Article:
Trance is a genre of electronic dance music that developed during the 1990s in Germany. It is characterized by a tempo lying between 125 and 150 beats per minute (BPM), repeating melodic phrases, and a musical form that distinctly builds tension and elements throughout a track often culminating in 1 to 2 “peaks” or “drops.” Although trance is a genre of its own, it liberally incorporates influences from other musical styles such as techno,house,pop,chill-out,classical music,tech house, ambient, and film music.
A trance refers to a state of hypnotism and heightened consciousness. This is portrayed in trance music by the mixing of layers with distinctly foreshadowed build-up and release. A characteristic of virtually all trance music is a mid-song climax followed by a soft breakdown disposing of beats and percussion entirely, and leaving the melody and/or atmospherics to stand alone for an extended period before gradually building up again. As a result, trance tracks are often lengthy to allow for this progression and have sufficiently sparse opening and closing sections to facilitate mixing by DJs.
Trance can be purely instrumental, although vocals are also a common feature. Typically they are performed by mezzo-soprano to soprano female soloists, often without verse/chorus structure. Structured vocal form in trance music forms the basis of the vocal trance subgenre, which has been described as “grand, soaring, and operatic” and “ethereal female leads floating amongst the synths”.
The trance name may refer to an induced emotional feeling, high, euphoria, chills, or uplifting rush that listeners claim to experience, or it may indicate an actual trance-like state the earliest forms of this music attempted to emulate in the 1990s before the genre’s focus changed.
Some trace Trance’s antecedents back to Klaus Schulze, a German experimental electronic music artist who concentrated in mixing minimalist music repetitive rhythms and arpeggiated sounds (specifically his 1988 album “En=Trance”. In truth it was really Sven Vth, his labels and others in the same group that saw the initial releases of trance Another possible antecedent is Yuzo Koshiro and Motohiro Kawashima’s electronic soundtracks for the Streets of Rage series of video games from 1991 to 1994, and the Wangan Midnight Maximum Tune series. It was promoted by the well-known UK club-night megatripolis (London, Heaven, Thursdays) whose scene catapulted it to international fame.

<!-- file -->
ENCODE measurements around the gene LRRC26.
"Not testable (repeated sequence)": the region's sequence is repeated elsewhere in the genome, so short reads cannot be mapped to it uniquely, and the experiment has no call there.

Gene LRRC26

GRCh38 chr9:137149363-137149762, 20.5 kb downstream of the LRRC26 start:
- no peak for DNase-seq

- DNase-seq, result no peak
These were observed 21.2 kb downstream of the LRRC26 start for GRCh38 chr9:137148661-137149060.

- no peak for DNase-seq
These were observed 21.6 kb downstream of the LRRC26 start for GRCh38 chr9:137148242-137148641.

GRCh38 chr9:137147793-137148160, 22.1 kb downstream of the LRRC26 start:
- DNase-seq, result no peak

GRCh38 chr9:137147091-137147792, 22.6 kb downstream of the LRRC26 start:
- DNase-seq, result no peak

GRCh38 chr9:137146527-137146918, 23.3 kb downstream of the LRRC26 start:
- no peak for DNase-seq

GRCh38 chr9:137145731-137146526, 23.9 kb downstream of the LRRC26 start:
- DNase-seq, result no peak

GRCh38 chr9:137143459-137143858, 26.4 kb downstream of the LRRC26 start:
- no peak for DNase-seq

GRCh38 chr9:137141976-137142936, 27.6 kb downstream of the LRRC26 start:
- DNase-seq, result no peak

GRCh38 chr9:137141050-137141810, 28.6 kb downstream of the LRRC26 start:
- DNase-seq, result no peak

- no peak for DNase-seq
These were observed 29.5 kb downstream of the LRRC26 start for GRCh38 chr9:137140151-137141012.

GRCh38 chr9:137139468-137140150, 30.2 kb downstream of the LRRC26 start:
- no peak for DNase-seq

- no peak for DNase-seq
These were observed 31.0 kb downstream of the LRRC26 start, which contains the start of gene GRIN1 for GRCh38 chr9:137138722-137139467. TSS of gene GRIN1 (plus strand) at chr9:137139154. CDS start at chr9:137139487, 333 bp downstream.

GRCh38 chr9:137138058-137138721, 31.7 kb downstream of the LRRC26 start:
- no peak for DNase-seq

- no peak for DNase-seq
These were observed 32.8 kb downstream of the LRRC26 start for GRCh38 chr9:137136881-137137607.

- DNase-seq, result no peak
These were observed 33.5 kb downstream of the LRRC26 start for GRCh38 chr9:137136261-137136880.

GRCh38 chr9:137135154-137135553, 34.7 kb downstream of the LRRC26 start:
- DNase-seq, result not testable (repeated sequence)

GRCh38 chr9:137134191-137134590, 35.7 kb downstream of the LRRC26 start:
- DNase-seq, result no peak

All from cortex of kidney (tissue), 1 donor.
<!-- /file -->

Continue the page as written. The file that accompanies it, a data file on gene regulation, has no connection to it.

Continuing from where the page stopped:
Examples of early Trance releases include but are not limited to German duo Jam & Spoon’s 1992 12″ Single remix of the 1990 song The Age Of Love., German duo Dance 2 Trance’s 1990 track “We Came in Peace”.
One writer[who?] traces the roots of trance to Paul van Dyk’s 1993 remix of Humate’s “Love Stimulation”. However, van Dyk’s trance origins can be traced further back to his work with Visions Of Shiva, which were his first ever tracks to be released.[original research?] In subsequent years, one genre, vocal trance, arose as the combination of progressive elements and pop music, and the development of another subgenre, epic trance, had some of its origins in classical music., with film music also being influential.
Trance was arguably at its commercial peak in the second part of 1990s and early 2000s.
Classic trance employs a 4/4 time signature, a tempo of 125 to 150 BPM, and 32 beat phrases and is somewhat faster than house music. A kick drum is usually placed on every downbeat and a regular open hi-hat is often placed on the upbeat or every 1/8th division of the bar. Extra percussive elements are usually added, and major transitions, builds or climaxes are often foreshadowed by lengthy “snare rolls”a quick succession of snare drum hits that build in velocity, frequency, and volume towards the end of a measure or phrase.
Rapid arpeggios and minor keys are common features of Trance, the latter being almost universal. Trance tracks often use one central “hook”, or melody, which runs through almost the entire song, repeating at intervals anywhere between 2 beats and 32 bars, in addition to harmonies and motifs in different timbres from the central melody. Instruments are added or removed every 4, 8, 16, or 32 bars.
In the section before the breakdown, the lead motif is often introduced in a sliced up and simplified form, to give the audience a “taste” of what they will hear after the breakdown. Then later, the final climax is usually “a culmination of the first part of the track mixed with the main melodic reprise”.
As is the case with many dance music tracks, trance tracks are usually built with sparser intros (“mix-ins”) and outros (“mix-outs”) in order to enable DJs to blend them together immediately. As trance is more melodic and harmonic than other electronic dance music, the construction of trance tracks in the proper way is particularly important in order to avoid dissonant (or “key clashing,” i.e., out of tune with one another) mixes.
More recent forms of trance music incorporate other styles and elements of electronic music such as electro and progressive house into its production. It emphasizes harsher basslines and drum beats which decrease the importance of offbeats and focus primarily on a four on the floor stylistic house drum pattern. The bpm of more recent styles tends to be on par with house music at 120 – 135 beats per minute. However, unlike house music, recent forms of trance stay true to their melodic breakdowns and longer transitions.